The jackpot for the upcoming drawing of the Mega Millions lottery has ballooned to more than $1 billion, the fourth highest prize ever, its US organizer announced Wednesday.
The Mega Millions grand prize has been steadily growing, along with players' dreams of fortune, for over three months, with no one correctly guessing the six magic numbers in 29 previous drawings.
Friday's estimated jackpot sits at just above $1 billion, Mega Millions announced in a press release.
That represents an increase of nearly $200 million over Tuesday's top prize, which attracted so many players that the Mega Millions website was down for over two hours, the group said.
Todd Graves, the founder and CEO of fast-food chicken chain Raising Cane's announced on Twitter that he had bought 50,000 tickets for the Tuesday drawing and planned to share any prize money with his 50,000 employees.
Since none of those tickets hit the jackpot, the company plans to again shell out $100,000 for the next drawing, co-CEO A.J. Kumaran told CNN on Wednesday.
The odds of winning the Mega Millions jackpot are one in 303 million -- much higher than the one-in-a-million chance of being struck by lightning, according to US government data.
Friday's total is about half a billion dollars less than the world record, set in January 2016 by America's other national lotto, the Powerball, though that sum was split among three winners.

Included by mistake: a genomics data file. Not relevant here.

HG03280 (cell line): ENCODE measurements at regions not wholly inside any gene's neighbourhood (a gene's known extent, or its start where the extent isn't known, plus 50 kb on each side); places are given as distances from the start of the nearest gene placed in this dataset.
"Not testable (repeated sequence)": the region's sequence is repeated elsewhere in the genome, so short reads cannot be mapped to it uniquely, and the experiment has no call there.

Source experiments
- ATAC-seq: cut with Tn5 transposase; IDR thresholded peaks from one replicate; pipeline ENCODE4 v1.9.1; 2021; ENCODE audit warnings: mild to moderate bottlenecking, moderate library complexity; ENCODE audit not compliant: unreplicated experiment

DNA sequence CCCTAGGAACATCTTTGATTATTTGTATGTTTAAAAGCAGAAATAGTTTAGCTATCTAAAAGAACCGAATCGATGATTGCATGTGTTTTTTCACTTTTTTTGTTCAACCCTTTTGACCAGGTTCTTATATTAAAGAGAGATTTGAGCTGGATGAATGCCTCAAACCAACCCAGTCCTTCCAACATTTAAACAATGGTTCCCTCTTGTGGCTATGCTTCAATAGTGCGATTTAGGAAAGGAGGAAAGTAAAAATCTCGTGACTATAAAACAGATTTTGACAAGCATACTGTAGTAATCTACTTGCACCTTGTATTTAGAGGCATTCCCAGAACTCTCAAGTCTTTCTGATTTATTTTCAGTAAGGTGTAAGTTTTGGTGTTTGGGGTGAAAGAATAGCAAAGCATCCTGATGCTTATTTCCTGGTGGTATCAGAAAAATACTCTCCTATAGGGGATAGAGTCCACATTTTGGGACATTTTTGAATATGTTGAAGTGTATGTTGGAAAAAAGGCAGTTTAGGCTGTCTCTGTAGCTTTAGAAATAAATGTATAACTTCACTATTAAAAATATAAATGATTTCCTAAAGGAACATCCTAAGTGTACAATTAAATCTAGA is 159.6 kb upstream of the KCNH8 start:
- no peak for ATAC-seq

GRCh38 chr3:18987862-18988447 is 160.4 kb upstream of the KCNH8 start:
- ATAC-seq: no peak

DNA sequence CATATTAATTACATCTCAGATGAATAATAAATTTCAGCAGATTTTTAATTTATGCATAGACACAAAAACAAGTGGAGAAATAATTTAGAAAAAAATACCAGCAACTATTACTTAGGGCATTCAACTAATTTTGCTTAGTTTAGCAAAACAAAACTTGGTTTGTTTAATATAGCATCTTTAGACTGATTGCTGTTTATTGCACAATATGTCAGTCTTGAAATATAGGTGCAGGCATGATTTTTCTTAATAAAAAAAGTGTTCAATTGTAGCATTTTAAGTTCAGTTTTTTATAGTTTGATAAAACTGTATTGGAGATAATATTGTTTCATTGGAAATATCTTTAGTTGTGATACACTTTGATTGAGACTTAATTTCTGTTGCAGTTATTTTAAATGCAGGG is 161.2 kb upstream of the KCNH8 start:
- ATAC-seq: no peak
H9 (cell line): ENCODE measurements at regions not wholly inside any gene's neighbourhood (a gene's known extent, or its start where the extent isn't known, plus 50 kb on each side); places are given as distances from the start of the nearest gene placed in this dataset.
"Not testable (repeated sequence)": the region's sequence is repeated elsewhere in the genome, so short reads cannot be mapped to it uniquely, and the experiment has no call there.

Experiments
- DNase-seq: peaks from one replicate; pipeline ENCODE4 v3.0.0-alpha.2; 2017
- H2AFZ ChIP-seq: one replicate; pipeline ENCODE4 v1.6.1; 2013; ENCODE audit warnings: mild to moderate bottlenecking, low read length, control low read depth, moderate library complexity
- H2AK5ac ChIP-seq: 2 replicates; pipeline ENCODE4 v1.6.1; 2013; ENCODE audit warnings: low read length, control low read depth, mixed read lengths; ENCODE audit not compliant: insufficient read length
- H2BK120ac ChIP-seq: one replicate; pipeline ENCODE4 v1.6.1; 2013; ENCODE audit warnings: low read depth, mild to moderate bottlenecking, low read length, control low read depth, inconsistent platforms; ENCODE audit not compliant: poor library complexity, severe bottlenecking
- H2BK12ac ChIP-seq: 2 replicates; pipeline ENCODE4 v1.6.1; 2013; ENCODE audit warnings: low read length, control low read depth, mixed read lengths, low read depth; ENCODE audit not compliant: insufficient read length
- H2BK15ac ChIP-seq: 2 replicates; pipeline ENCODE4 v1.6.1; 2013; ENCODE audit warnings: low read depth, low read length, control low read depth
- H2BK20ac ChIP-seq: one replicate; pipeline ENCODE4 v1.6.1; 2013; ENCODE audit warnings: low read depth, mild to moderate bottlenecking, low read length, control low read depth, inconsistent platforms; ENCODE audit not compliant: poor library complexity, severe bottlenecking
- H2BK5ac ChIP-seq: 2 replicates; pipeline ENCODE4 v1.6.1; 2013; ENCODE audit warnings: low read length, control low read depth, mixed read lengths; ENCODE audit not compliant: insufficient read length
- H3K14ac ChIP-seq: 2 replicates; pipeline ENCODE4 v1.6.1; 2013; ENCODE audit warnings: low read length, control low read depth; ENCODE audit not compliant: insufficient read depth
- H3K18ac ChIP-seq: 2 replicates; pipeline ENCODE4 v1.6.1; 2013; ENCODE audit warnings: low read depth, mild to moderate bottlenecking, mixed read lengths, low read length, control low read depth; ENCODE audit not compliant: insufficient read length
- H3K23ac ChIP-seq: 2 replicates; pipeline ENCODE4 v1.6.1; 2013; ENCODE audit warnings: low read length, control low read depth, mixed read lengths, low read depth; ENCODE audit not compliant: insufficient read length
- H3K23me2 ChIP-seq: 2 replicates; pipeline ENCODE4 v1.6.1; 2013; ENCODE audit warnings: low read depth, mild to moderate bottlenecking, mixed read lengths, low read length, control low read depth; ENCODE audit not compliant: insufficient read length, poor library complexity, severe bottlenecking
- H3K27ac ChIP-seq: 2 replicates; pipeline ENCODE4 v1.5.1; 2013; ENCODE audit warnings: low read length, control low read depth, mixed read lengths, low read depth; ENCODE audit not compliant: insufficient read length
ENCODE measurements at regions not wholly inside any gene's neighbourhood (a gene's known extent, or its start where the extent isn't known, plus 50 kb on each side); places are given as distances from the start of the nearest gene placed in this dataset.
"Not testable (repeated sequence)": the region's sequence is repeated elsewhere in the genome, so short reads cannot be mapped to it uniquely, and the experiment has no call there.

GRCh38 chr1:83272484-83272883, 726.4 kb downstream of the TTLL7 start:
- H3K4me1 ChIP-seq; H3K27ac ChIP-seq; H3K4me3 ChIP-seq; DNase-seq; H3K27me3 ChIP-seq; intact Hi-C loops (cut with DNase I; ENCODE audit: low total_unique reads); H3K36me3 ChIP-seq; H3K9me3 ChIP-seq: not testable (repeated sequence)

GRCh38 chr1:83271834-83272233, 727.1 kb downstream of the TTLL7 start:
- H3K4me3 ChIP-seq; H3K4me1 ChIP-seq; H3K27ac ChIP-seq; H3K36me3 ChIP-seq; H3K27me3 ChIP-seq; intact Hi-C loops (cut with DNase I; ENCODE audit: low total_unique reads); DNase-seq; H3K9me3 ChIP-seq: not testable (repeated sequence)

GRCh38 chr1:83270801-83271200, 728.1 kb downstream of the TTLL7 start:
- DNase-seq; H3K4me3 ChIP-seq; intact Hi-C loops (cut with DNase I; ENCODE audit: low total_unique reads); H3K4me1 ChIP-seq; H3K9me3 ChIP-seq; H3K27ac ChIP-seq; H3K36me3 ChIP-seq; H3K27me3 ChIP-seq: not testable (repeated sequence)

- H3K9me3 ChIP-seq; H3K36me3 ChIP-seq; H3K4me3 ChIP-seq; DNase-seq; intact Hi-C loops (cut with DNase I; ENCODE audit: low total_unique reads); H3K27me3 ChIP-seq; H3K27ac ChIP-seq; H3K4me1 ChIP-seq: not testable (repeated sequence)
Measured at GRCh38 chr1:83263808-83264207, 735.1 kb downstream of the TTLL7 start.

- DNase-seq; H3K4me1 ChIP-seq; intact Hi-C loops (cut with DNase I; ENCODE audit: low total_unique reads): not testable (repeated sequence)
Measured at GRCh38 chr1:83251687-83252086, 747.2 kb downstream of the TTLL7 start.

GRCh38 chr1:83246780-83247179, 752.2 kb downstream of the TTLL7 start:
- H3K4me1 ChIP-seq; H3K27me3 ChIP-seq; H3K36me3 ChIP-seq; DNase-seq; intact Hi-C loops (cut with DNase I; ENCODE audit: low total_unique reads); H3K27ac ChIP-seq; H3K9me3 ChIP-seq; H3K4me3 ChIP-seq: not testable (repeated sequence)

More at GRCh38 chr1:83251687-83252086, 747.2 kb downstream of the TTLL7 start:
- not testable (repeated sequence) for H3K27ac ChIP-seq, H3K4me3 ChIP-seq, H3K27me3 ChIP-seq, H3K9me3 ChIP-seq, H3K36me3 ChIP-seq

The second-highest prize ever -- and the highest won by a single person -- was in an October 2018 Mega Millions drawing for $1.5 billion.
The $1 billion figure for Friday's drawing represents the total amount a winner would be entitled to if they accepted the prize split up over a 30-year annuity.
If the lucky person decided instead to take the winnings as a one-time cash payment, the total amount would decrease to $602.5 million, Mega Millions estimates.
But don't forget the taxes.
After federal taxes, the remaining total for Friday's all-cash jackpot would be $379.6 million, according to lottery tracking site usamega.com.
Most US states then impose their own taxes on lottery winnings, although populous California and Florida, among others, do not.
Regardless of locale, winners are generally advised to immediately seek assistance from financial advisors, even before claiming the prize money.
Financial planner Robert Pagliarini also recommends that big winners "step outside the craziness of the situation for a moment."
"Make a list of Who and What you love about your life that you don't want to change," he advised in a blog post.